5. Hustle every damn day. It’s not only about having passion, its also about having hustle. You have to be willing to make sacrifices -big and small – like getting a paycheck, spending time with friends and family and more – to make it work. You have to have that hustle. True story: If there’s one thing we’ve always been good at, its that hustle. Like the Nike Women’s Marathon example above, there have been countless other examples of times when we’ve shown we have that hustle. Like the time we each dragged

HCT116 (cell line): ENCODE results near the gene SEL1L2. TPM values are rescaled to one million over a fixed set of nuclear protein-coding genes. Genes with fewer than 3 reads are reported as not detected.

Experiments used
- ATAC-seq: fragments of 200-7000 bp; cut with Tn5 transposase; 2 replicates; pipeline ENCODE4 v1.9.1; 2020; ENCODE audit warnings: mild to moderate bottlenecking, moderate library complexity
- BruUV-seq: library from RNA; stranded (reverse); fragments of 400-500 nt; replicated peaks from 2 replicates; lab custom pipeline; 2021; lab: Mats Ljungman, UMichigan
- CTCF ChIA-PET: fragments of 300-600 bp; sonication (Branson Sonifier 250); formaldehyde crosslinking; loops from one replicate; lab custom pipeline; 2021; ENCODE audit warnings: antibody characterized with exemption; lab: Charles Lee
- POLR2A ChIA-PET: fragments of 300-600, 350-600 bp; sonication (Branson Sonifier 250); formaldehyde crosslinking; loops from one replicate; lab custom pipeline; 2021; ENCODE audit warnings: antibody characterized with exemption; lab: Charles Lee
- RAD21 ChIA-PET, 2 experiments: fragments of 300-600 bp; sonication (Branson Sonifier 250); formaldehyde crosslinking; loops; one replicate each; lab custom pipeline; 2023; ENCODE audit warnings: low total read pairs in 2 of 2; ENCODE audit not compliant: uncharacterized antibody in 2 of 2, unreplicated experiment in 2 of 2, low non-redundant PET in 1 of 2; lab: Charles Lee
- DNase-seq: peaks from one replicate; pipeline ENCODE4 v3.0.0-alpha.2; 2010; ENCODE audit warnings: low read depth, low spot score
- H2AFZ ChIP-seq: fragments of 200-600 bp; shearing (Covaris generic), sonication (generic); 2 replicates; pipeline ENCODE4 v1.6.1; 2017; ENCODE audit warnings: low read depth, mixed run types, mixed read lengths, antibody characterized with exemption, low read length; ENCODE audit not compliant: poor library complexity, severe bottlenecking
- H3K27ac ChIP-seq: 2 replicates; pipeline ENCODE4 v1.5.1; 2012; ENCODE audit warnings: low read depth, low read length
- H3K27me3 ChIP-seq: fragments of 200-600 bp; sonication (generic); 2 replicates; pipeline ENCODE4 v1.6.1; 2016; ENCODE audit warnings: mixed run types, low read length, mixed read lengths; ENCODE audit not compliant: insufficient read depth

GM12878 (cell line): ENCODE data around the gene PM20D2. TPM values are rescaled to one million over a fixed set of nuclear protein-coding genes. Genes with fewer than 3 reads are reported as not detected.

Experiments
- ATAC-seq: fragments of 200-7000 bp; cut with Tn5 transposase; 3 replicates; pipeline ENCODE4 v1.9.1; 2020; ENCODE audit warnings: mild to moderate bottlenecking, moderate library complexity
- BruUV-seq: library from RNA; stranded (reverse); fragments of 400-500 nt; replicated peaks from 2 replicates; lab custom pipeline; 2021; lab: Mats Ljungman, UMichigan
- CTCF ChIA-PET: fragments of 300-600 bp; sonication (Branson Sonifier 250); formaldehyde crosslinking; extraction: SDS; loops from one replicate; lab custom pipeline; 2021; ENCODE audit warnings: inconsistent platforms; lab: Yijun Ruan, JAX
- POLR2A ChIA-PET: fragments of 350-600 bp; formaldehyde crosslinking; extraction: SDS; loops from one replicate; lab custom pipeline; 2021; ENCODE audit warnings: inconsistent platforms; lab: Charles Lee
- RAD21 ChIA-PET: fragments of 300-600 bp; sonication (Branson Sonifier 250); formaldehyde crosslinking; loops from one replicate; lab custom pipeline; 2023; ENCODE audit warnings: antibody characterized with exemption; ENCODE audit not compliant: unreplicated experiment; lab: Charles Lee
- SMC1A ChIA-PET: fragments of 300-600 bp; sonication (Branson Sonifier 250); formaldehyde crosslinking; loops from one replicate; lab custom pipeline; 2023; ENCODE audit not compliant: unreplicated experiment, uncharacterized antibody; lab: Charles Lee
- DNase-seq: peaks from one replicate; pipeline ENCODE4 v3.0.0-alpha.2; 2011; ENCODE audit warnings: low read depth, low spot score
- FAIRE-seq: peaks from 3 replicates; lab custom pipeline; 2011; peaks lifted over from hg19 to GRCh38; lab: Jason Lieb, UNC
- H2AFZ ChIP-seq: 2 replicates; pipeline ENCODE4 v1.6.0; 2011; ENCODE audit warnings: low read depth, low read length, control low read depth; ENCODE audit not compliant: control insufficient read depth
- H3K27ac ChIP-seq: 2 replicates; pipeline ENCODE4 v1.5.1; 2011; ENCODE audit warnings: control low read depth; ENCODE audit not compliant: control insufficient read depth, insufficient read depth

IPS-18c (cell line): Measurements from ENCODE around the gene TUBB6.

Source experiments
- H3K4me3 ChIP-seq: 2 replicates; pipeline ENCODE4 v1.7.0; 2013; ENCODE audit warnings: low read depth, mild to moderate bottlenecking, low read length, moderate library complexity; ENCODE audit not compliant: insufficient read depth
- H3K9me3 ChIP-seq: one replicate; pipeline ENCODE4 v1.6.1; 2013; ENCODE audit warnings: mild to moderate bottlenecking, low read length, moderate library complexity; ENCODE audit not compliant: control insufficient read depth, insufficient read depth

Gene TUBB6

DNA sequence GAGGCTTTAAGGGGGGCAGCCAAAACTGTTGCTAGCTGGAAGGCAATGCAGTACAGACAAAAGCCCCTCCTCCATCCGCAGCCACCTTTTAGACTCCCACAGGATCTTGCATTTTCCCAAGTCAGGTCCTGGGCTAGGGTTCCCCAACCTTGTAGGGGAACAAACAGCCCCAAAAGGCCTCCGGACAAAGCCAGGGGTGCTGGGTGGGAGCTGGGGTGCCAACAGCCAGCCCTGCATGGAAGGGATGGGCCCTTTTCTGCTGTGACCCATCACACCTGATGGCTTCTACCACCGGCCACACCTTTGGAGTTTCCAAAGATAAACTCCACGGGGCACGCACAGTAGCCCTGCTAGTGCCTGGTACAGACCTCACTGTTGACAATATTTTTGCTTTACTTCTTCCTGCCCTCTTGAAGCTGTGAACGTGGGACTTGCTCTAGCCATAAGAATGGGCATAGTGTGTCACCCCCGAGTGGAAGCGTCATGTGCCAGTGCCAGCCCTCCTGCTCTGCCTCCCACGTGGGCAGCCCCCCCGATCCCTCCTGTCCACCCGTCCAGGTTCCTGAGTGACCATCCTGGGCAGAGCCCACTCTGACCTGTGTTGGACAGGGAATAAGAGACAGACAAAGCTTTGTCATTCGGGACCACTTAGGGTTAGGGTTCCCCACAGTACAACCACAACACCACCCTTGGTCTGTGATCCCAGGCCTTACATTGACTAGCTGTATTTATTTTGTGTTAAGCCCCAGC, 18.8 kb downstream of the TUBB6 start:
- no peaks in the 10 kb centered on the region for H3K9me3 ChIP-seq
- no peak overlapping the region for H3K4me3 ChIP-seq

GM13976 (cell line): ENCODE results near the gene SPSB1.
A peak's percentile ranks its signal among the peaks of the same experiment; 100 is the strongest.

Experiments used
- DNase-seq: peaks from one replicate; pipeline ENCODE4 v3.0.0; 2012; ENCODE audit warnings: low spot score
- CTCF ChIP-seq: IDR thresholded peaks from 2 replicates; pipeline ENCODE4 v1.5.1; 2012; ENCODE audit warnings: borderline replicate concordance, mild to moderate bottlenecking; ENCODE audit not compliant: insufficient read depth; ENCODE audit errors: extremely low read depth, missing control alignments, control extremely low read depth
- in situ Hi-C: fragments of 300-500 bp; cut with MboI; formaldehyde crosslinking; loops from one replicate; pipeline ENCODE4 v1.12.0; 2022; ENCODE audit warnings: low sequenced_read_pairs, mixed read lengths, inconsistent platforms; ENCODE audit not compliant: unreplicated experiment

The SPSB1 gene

carried a 50 lb suitcase across town in New York City, in the wee morning hours (pre 5:00 am, people!) just to hold a bootcamp class for fellow bloggers and interested NYC’ers who were in town for a conference. After making it to our desired location (Bryant Park) with the most heavy and awkward suitcases full of stuff ever, we realized it was closed for an hour past the time we would be finished with our bootcamp class. Womp Womp. We sat on the steps out front, deliriously laughing and then just decided we’d make do. We hosted a bootcamp for 30+ bloggers on the steps of Bryant Park and all down 42nd Ave in the middle of the work day commute. #hustlin’